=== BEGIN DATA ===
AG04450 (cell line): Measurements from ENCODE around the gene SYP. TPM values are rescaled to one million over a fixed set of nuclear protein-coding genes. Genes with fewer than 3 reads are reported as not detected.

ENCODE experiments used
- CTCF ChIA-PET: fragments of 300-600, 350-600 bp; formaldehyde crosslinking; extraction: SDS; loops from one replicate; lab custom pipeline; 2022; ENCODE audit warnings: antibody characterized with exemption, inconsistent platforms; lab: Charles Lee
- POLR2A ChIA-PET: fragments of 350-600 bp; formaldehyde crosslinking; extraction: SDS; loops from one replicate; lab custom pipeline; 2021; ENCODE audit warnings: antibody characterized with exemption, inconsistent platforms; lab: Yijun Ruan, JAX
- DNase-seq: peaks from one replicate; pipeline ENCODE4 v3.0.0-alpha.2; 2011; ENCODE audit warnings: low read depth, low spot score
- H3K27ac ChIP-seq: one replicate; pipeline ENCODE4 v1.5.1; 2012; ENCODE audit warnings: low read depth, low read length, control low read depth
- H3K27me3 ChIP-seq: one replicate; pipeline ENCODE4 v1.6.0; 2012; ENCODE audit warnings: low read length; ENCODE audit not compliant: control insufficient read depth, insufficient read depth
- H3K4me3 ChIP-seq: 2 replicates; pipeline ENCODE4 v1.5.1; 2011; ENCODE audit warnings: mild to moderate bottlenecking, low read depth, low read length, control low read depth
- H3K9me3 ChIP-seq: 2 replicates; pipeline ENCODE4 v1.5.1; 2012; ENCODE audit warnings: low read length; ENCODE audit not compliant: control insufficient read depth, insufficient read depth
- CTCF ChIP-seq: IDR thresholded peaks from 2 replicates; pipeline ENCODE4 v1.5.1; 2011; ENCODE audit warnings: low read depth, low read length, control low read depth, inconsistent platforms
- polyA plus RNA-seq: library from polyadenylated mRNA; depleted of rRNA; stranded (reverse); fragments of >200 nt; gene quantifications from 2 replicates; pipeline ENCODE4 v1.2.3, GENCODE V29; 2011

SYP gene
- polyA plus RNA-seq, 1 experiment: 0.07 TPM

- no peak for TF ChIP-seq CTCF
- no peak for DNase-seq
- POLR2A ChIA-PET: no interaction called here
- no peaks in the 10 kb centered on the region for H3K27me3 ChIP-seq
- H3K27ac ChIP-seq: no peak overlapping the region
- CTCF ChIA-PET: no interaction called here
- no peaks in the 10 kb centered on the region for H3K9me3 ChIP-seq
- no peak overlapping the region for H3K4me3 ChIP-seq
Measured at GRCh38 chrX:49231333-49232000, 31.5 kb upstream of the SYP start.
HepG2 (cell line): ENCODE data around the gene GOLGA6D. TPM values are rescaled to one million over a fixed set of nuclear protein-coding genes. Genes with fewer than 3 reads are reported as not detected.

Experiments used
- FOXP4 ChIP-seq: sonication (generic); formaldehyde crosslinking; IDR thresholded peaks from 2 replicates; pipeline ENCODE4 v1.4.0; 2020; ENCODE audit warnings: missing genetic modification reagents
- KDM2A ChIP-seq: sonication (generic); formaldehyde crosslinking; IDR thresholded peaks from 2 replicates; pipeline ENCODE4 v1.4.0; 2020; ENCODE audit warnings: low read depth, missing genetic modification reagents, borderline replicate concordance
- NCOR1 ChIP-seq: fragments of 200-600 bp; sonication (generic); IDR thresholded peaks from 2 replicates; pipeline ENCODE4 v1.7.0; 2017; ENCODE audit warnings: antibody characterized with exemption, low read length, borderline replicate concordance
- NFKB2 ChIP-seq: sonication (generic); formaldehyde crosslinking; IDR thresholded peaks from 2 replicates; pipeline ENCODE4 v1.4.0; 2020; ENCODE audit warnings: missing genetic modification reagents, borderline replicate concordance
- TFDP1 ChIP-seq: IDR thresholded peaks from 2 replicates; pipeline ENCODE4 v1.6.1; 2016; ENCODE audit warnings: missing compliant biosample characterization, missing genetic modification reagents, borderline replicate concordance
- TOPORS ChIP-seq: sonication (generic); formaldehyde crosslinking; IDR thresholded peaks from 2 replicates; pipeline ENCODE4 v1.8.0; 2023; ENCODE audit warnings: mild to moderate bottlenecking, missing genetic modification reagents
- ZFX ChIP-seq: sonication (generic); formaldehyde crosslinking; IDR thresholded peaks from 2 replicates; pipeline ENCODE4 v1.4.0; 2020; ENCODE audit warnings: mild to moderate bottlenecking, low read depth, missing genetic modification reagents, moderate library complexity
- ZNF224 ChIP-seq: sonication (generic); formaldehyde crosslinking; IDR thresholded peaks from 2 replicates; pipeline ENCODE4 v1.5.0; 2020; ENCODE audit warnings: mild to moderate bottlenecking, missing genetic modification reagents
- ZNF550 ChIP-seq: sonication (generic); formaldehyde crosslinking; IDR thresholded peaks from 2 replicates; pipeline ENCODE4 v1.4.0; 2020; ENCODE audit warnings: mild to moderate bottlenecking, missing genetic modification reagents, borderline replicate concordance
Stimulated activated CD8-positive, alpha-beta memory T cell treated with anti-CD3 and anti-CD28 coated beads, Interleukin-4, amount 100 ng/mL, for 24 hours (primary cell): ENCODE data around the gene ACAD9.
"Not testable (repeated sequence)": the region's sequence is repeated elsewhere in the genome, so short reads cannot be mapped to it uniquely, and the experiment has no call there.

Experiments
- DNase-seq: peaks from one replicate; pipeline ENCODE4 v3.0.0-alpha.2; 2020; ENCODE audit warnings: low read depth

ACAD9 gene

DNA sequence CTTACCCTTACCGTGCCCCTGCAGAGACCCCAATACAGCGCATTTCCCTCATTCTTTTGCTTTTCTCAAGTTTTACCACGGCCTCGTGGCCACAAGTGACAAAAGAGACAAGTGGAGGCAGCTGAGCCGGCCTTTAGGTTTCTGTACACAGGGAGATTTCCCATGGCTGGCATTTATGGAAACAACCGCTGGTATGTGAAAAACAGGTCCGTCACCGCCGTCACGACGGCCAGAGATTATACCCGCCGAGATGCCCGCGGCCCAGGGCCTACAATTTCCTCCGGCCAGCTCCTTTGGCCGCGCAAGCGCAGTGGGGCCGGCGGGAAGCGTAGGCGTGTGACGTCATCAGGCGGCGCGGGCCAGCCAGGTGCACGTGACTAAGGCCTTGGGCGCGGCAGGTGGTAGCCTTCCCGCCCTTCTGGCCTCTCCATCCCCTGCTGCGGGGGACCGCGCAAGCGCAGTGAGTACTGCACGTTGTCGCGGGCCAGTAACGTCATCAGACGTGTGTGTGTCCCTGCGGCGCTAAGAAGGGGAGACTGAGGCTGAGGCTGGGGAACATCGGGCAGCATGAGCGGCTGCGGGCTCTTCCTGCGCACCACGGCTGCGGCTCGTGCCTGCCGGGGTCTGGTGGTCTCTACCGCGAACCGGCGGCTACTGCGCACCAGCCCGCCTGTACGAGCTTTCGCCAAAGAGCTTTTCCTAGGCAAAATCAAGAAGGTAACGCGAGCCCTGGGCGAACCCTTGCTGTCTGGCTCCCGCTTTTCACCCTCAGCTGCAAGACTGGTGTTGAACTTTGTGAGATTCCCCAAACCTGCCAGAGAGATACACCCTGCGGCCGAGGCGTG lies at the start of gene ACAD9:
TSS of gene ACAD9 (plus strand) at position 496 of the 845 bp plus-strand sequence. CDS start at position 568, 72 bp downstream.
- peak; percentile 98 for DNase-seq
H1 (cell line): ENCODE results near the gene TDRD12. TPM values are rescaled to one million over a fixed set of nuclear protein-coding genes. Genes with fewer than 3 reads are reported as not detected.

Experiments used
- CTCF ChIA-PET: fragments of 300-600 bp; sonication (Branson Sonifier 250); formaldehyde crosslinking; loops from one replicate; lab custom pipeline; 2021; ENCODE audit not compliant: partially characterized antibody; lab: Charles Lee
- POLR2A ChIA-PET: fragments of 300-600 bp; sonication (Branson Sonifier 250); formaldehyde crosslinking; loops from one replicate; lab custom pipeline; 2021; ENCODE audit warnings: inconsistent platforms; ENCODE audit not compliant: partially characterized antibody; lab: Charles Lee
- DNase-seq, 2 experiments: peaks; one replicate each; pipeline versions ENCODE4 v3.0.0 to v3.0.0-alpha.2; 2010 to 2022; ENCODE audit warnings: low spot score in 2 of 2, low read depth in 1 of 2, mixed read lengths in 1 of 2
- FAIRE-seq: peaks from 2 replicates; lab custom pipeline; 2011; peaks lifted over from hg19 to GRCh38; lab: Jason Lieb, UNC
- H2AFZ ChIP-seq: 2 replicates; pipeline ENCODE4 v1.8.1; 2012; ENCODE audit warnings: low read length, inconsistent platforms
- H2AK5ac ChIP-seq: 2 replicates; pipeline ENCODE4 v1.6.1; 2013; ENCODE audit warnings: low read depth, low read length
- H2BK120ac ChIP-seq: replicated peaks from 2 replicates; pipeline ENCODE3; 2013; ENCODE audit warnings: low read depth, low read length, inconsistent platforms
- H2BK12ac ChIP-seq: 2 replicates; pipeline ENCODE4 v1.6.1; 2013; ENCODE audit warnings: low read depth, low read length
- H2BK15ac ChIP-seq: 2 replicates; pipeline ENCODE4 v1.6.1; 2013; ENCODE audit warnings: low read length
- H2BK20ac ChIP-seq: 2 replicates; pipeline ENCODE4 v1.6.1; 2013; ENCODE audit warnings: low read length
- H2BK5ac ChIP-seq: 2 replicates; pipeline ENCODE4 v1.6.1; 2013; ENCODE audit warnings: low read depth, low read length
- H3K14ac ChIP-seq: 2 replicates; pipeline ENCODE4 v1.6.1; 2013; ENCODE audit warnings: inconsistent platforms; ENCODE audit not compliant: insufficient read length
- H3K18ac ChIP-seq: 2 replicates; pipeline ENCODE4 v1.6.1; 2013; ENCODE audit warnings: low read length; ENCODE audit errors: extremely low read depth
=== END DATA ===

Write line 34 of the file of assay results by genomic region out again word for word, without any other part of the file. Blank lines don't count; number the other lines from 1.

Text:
Stimulated activated CD8-positive, alpha-beta memory T cell treated with anti-CD3 and anti-CD28 coated beads, Interleukin-4, amount 100 ng/mL, for 24 hours (primary cell): ENCODE data around the gene ACAD9.